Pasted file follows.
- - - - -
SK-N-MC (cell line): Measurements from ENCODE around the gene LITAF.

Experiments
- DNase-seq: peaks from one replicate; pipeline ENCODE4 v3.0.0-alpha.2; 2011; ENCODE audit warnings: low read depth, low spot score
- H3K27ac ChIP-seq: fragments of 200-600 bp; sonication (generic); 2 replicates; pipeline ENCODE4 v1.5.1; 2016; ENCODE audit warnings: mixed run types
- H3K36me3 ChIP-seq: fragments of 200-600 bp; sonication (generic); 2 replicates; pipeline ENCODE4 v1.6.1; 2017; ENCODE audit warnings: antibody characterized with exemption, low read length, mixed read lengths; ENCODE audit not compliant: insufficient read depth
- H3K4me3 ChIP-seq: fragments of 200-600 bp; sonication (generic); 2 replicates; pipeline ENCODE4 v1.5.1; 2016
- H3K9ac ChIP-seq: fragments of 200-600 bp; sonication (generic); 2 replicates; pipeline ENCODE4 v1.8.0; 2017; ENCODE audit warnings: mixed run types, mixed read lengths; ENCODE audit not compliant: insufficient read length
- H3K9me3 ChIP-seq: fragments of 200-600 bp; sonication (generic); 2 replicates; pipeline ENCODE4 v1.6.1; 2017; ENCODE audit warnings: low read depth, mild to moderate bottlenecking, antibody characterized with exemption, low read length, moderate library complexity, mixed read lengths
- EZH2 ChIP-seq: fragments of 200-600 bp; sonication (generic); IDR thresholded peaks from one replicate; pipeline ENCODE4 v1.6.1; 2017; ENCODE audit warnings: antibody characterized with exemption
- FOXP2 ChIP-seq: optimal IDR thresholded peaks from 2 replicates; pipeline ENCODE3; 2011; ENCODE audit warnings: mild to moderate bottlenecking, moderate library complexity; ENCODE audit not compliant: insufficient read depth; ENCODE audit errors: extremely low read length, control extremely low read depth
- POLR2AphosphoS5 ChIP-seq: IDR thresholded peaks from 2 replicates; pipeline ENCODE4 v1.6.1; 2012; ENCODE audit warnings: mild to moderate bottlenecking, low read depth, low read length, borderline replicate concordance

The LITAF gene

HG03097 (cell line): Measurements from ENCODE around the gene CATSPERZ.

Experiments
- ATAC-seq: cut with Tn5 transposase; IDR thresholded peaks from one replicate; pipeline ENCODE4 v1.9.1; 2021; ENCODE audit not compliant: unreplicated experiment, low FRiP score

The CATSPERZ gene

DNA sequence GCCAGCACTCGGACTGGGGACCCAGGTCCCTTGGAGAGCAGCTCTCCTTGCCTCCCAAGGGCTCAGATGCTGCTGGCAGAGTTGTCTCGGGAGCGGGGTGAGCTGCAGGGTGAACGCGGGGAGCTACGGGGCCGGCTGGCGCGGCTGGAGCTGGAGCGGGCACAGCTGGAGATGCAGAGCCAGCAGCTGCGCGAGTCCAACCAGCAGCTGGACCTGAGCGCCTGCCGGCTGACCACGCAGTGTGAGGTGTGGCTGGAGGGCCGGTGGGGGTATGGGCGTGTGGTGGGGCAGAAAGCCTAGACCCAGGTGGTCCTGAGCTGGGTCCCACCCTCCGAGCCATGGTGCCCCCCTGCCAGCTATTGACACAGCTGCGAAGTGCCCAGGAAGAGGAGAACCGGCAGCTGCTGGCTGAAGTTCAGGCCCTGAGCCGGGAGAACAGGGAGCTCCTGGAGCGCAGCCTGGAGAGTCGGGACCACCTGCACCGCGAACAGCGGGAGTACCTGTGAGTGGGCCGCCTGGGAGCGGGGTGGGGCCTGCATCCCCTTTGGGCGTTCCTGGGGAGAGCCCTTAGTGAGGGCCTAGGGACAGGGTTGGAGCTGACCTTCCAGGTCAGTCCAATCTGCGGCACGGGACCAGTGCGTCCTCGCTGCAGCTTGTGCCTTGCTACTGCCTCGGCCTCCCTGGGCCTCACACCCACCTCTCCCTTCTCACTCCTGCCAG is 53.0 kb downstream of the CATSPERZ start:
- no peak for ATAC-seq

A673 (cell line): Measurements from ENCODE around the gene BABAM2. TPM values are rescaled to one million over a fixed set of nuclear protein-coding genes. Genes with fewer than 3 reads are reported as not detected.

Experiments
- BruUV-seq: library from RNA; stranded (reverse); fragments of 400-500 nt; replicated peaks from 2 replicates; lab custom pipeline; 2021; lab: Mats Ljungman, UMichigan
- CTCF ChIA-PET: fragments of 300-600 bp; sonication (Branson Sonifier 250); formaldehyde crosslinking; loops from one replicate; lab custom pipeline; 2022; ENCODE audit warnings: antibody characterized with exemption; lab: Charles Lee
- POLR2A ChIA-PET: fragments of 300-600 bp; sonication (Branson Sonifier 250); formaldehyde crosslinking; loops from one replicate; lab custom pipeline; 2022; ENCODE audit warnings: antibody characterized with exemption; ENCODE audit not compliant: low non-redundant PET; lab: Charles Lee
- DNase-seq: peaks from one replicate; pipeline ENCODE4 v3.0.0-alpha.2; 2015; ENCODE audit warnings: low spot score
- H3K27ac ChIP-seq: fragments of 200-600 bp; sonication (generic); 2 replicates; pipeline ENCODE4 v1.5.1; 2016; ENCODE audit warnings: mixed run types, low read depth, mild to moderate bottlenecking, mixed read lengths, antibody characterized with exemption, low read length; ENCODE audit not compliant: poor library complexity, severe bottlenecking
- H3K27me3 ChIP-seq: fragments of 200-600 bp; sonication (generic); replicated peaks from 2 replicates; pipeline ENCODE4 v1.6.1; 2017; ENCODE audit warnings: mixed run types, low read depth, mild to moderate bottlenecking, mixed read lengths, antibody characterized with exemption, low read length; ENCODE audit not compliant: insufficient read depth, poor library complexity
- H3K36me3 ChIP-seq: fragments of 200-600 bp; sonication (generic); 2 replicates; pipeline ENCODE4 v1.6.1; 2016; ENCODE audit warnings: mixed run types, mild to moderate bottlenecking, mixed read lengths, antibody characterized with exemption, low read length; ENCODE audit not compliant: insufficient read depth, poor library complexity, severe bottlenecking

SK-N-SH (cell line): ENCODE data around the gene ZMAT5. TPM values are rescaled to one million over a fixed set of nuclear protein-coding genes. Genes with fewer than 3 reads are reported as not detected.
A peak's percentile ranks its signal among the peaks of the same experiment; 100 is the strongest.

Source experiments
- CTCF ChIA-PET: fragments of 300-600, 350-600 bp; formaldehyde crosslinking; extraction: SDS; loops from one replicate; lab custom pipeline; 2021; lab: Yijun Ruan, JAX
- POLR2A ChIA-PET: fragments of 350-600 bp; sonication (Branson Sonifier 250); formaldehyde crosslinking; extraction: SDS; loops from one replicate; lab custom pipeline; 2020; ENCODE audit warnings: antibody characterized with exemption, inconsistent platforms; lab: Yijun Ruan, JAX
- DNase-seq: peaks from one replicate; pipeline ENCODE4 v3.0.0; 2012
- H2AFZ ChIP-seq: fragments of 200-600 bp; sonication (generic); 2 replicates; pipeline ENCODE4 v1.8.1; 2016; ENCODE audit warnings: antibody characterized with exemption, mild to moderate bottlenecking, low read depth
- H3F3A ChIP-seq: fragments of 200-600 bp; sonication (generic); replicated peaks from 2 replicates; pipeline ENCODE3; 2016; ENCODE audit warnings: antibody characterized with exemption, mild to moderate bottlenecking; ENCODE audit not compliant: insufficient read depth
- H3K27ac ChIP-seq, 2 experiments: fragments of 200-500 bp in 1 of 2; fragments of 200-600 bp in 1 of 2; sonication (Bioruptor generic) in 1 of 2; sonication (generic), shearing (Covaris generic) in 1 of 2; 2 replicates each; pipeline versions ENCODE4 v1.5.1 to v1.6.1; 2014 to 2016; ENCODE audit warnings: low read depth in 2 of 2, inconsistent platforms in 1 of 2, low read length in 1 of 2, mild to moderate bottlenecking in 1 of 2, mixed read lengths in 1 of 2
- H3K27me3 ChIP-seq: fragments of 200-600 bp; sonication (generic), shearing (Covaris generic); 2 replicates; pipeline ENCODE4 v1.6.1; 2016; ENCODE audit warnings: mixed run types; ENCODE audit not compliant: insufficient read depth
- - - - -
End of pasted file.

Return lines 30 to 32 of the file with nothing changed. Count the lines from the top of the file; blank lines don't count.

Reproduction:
Source experiments
- CTCF ChIA-PET: fragments of 300-600, 350-600 bp; formaldehyde crosslinking; extraction: SDS; loops from one replicate; lab custom pipeline; 2021; lab: Yijun Ruan, JAX
- POLR2A ChIA-PET: fragments of 350-600 bp; sonication (Branson Sonifier 250); formaldehyde crosslinking; extraction: SDS; loops from one replicate; lab custom pipeline; 2020; ENCODE audit warnings: antibody characterized with exemption, inconsistent platforms; lab: Yijun Ruan, JAX